General Guidance on Career Planning
From career exploration to career commitment
Career planning is designed to help you find and succeed in a career that you love and that meets your needs. Some students enter the major in the career exploration stage, where they need to learn about different careers and figure out which one they will pursue. Others enter the major committed to a specific career, and they focus on developing the skills and knowledge they will need for that career. In reality, students often move back and forth between exploration and commitment. For instance, once students find a broad occupation, they do more exploring to see which specialization they like.
Building transferable skills
Whether you are still planning or are committed to a particular career, you should use your time at Penn State to build your skills and knowledge. Successful careers are made up of two levels of skills and knowledge. Underlying every career is a broad knowledge base and a set of strong transferable skills. Transferable skills are interpersonal skills, effective written and verbal communication skills, data management, budgeting, and time management. They are called “transferable” skills, because they can easily be transferred from one occupation to another.
On top of these transferable skills, each career has occupation-specific skills and knowledge. Early care and education teachers need to know classroom management skills and have a deep knowledge of early development. Human resource professionals need interviewing skills and knowledge about employment and labor regulations. Researchers need to know their topic area in depth and need advanced statistical skills.
Universities like Penn State are set up to help you move from developing a broad knowledge base and transferable skills (your general education requirements) toward more occupation-specific skills and knowledge (your major). Because HDFS is such a broad major, students usually specialize even further, by focusing on a specific career like human resources, social work, or teaching.
Understanding job availability
Students often express their career interests like this: “I want to work with children” or “I want to help the elderly” or “I want to help victims of abuse”. These substantive interests are what drive students to select a major like HDFS. Having a substantive interest is great, but to select a career path to follow, students need to think about their skills.
Careers are organized around skills. Teaching is a skill. Teachers work with young children, victims of abuse, juvenile delinquents, and adult learners. But they all use similar teaching skills. Counseling is a skill. Counselors work with alcoholics, couples experiencing marital trouble, children with mental disorders, and troubled families. Management and administration are skills. People fundraise, coordinate volunteers, keep the books, and coordinate services across a wide range of substantive fields including early care and education, homelessness, environmental protection, and developmental disabilities.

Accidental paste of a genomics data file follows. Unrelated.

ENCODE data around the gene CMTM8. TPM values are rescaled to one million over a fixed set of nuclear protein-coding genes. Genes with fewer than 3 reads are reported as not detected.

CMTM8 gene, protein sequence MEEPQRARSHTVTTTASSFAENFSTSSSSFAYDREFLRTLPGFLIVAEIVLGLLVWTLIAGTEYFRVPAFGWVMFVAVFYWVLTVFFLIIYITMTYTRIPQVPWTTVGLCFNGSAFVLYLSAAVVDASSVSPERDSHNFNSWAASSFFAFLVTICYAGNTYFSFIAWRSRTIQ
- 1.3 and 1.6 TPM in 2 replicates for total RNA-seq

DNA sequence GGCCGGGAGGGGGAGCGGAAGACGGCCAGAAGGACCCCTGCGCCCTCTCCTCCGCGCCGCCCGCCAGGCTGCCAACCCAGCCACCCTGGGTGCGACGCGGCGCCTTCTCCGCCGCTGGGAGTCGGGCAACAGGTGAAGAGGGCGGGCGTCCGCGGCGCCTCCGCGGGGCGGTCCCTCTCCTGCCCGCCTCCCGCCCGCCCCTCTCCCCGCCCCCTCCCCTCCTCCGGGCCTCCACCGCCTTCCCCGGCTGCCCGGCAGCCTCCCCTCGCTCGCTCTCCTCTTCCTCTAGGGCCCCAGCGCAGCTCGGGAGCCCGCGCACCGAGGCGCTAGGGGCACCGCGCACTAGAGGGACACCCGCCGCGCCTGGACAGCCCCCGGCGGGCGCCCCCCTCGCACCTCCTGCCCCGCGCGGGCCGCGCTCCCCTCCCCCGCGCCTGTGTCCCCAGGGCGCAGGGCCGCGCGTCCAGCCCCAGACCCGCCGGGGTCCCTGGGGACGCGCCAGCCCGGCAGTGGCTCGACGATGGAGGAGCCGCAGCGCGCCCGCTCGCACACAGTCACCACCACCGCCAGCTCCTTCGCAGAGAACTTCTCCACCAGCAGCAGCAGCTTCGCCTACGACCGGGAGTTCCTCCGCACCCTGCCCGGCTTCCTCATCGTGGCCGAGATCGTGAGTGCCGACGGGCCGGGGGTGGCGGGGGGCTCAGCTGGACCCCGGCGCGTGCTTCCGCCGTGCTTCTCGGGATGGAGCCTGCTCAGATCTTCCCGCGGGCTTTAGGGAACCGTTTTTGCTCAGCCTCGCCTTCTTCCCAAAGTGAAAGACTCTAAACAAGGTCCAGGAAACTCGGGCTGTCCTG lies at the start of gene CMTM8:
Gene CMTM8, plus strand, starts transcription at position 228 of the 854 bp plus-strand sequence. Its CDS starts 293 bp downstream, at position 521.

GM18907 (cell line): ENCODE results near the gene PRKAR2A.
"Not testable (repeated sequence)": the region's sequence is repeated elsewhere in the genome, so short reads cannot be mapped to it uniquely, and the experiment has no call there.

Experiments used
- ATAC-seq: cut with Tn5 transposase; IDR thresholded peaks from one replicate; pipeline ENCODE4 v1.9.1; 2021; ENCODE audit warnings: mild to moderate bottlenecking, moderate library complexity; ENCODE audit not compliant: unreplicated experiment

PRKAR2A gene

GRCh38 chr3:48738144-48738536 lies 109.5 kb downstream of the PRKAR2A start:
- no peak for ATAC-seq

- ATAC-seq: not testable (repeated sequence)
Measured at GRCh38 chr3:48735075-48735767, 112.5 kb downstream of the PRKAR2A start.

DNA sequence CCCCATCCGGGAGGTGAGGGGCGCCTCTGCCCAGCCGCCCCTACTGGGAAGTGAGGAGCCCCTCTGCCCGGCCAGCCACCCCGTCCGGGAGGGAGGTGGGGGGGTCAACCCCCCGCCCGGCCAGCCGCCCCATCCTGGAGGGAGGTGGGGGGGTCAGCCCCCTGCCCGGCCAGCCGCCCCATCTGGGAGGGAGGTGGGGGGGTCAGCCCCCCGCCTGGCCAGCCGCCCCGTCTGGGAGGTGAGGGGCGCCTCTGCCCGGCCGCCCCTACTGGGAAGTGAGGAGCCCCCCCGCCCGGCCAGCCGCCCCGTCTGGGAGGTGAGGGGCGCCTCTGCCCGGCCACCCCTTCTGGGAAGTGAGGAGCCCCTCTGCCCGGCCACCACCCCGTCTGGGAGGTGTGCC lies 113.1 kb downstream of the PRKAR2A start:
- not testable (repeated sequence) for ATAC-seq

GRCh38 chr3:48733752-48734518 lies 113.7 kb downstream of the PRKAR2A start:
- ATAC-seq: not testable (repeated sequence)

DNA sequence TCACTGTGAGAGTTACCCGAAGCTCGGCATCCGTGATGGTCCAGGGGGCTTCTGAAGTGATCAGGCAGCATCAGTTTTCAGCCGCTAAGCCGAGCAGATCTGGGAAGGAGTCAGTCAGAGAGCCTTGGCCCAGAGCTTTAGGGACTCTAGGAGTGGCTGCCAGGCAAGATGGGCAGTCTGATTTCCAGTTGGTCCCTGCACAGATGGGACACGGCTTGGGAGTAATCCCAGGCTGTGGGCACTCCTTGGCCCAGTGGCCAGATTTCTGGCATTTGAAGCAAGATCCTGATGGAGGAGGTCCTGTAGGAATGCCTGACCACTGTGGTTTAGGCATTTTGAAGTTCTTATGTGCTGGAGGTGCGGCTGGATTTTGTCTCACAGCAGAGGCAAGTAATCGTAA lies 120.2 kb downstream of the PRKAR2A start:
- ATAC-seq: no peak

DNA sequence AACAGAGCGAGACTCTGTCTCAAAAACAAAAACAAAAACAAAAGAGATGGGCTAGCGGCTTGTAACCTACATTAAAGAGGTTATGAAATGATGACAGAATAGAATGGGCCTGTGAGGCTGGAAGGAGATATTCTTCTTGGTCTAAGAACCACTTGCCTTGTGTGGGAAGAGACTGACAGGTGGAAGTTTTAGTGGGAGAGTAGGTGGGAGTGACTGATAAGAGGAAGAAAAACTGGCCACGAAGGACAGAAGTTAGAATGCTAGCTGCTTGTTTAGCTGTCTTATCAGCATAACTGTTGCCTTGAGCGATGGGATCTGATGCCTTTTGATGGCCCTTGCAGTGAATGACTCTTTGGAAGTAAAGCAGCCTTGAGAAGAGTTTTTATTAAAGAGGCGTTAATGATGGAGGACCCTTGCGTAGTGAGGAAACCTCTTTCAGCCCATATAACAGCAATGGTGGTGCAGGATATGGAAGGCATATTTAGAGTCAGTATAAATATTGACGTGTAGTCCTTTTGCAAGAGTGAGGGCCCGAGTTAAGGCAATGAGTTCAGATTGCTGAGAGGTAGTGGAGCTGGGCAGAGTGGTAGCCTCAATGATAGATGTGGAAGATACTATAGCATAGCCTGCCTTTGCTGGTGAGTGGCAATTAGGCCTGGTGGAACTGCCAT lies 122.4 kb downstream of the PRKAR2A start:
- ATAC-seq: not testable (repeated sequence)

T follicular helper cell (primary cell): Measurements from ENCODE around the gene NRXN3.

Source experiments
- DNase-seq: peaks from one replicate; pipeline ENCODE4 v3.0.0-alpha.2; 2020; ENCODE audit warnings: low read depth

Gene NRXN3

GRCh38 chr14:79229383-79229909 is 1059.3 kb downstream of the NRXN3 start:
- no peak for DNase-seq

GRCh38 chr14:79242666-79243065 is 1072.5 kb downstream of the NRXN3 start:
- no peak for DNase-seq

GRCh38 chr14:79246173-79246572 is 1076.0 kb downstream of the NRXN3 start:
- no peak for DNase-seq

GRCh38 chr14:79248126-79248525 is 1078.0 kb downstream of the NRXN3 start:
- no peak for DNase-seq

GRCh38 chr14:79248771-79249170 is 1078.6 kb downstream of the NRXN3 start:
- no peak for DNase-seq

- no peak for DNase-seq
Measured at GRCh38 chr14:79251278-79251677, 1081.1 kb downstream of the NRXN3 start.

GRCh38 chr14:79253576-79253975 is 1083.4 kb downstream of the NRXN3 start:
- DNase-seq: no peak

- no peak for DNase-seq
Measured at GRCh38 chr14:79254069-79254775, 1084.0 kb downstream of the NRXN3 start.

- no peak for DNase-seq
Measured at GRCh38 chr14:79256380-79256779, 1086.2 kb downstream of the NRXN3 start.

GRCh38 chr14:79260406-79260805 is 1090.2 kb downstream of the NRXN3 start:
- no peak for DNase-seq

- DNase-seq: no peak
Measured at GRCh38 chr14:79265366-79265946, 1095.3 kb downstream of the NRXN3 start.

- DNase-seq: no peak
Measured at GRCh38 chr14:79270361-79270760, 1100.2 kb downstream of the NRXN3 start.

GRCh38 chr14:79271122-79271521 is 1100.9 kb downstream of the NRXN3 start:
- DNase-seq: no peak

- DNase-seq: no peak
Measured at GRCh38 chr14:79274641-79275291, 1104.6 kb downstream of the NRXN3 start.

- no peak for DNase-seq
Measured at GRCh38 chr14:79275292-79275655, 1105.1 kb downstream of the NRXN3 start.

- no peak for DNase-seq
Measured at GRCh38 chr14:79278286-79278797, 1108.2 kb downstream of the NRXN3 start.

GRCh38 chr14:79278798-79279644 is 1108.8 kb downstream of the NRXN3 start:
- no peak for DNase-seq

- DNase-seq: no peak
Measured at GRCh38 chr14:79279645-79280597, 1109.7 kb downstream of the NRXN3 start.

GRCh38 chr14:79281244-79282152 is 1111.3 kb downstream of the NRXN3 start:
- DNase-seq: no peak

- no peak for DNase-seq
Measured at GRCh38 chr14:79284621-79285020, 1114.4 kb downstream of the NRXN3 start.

The human service field includes people who use a variety of different skills and those people tend to have different educational training. For example, some students care strongly about helping people with developmental disabilities. But people with different skills will work to improve the lives of people with disabilities in very different ways. Counselors and teachers will work directly with people with developmental disabilities to help them learn and achieve their goals. People with strong organizational and management skills may run the direct service organizations. Others with good community organizing skills may be volunteer coordinators or service coordinators. People who love research may study effective interventions for people with developmental disabilities. People with strong communication skills may work as web designers and resource developers, making the information available to everyone. A central task for career exploration is figuring out how your skills map onto specific careers.
Because there are lots of different kinds of jobs out there, career exploration involves figuring out what you care about and what you are good at doing to help. Career Services has great tools to help you identify your interests and skills, and match those to different careers.
What do you care about? Some people know they really care about helping the elderly. Others may want to work to reduce drug and alcohol addiction. Some people care passionately about young children. One way to approach career exploration is to see if there is a population you care a lot about helping or a problem that you care passionately about solving.
What are you good at doing to help? Because there are so many different jobs in each field, another important question is: What are you good at doing to help? Some people are really great at working one-on-one with people or leading a classroom full of teenagers. Others prefer to work behind the scenes to do administrative and management work. Some people love to do research. Others are tremendously good advocates.
Career exploration involves taking courses and trying different hands-on experiences until you identify what your skills are and how they map onto specific jobs and careers.
Go to the following pages to explore careers -- or plan your career if you already have an idea of what you want to do.